The Apostolic Episcopal Church also continues to affirm the Chicago-Lambeth Quadrilateral, agreed by the bishops of the Protestant Episcopal Church in 1886. The text of this is as follows:
“We, Bishops of the Protestant Episcopal Church in the United States of America, in Council assembled as Bishops in the Church of God, do hereby solemnly declare to all whom it may concern, and especially to our fellow-Christians of the different Communions in this land, who, in their several spheres, have contended for the religion of Christ:
1. Our earnest desire that the Savior’s prayer, “That we all may be one,” may, in its deepest and truest sense, be speedily fulfilled;
2. That we believe that all who have been duly baptized with water, in the name of the Father, and of the Son, and of the Holy Ghost, are members of the Holy Catholic Church.
3. That in all things of human ordering or human choice, relating to modes of worship and discipline, or to traditional customs, this Church is ready in the spirit of love and humility to forego all preferences of her own;
4. That this Church does not seek to absorb other Communions, but rather, co-operating with them on the basis of a common Faith and Order, to discountenance schism, to heal the wounds of the Body of Christ, and to promote the charity which is the chief of Christian graces and the visible manifestation of Christ to the world.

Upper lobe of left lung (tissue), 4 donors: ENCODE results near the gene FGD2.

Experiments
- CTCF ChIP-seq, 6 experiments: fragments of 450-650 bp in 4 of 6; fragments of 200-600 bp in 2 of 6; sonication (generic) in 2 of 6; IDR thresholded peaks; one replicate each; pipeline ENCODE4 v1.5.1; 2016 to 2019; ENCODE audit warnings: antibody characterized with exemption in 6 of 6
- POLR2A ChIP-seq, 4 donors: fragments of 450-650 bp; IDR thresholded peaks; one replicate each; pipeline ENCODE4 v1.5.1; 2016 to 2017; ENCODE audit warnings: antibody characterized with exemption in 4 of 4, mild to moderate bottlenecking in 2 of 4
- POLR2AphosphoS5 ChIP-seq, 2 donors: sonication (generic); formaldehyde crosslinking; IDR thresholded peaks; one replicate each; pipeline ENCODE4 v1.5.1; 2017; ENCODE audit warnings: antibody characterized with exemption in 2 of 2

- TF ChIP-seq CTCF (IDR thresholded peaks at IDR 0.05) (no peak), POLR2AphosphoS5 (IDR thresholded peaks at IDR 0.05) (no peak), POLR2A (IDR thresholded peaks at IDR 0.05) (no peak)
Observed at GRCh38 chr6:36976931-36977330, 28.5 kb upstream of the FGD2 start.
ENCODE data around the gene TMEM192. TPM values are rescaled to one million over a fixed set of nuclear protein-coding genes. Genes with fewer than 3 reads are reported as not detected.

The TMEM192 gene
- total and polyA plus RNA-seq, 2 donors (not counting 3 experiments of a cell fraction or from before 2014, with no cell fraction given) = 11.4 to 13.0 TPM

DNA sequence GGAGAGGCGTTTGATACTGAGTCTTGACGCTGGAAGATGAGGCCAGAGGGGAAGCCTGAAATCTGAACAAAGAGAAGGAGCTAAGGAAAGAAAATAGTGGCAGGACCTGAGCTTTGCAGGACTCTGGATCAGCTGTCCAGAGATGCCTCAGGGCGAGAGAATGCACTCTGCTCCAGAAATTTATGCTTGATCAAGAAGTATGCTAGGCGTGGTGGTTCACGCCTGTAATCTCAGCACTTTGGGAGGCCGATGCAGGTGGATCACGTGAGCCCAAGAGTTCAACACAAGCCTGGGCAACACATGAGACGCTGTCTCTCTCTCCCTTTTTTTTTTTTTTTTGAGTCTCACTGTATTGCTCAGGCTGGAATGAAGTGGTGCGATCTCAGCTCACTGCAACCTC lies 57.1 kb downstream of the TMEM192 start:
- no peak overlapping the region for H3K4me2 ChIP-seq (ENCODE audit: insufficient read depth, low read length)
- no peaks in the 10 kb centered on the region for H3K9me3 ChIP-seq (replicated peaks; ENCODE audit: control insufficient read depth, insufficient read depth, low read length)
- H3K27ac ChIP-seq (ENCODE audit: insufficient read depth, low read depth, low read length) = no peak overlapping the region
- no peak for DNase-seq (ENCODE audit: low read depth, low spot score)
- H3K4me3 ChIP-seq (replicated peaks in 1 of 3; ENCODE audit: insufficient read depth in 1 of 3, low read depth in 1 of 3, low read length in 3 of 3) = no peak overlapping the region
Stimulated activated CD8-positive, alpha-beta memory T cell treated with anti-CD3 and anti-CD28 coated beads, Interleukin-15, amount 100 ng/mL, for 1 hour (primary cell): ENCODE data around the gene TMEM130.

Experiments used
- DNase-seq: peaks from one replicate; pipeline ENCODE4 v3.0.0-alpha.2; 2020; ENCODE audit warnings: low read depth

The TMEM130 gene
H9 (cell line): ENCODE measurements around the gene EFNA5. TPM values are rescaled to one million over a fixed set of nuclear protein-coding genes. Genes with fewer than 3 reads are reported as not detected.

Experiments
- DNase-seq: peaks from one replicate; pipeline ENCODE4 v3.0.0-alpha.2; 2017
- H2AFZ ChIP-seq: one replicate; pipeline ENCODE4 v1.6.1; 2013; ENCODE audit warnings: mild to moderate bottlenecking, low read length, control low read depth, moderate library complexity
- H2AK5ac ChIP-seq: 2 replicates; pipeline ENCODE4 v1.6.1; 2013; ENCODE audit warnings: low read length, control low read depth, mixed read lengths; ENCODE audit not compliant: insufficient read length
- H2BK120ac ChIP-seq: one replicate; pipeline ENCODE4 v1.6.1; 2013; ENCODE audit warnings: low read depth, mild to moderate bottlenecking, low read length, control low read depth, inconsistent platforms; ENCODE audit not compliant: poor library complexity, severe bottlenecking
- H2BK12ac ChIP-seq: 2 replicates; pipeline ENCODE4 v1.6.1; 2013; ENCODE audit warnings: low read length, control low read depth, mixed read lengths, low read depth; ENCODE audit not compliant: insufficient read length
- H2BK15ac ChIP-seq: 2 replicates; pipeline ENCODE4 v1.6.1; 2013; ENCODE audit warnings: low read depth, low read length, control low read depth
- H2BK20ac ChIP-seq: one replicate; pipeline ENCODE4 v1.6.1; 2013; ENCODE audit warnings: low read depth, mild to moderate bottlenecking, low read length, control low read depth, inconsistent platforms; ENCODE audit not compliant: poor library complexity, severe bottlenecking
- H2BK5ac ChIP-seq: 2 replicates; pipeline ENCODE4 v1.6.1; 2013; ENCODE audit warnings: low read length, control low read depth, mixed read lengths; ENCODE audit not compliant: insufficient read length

But furthermore, we do hereby affirm that the Christian unity can be restored only by the return of all Christian communions to the principles of unity exemplified by the undivided Catholic Church during the first ages of its existence; which principles we believe to be the substantial deposit of Christian Faith and Order committed by Christ and his Apostles to the Church unto the end of the world, and therefore incapable of compromise or surrender by those who have been ordained to be its stewards and trustees for the common and equal benefit of all men.
As inherent parts of this sacred deposit, and therefore as essential to the restoration of unity among the divided branches of Christendom, we account the following, to wit:
1. The Holy Scriptures of the Old and New Testaments as the revealed Word of God.
2. The Nicene Creed as the sufficient statement of the Christian Faith.
3. The two Sacraments — Baptism and the Supper of the Lord — ministered with unfailing use of Christ’s words of institution and of the elements ordained by Him.
4. The Historic Episcopate, locally adapted in the methods of its administration to the varying needs of the nations and peoples called of God into the unity of His Church.
Furthermore, Deeply grieved by the sad divisions which affect the Christian Church in our own land, we hereby declare our desire and readiness, so soon as there shall be any authorized response to this Declaration, to enter into brotherly conference with all or any Christian Bodies seeking the restoration of the organic unity of the Church, with a view to the earnest study of the conditions under which so priceless a blessing might happily be brought to pass.”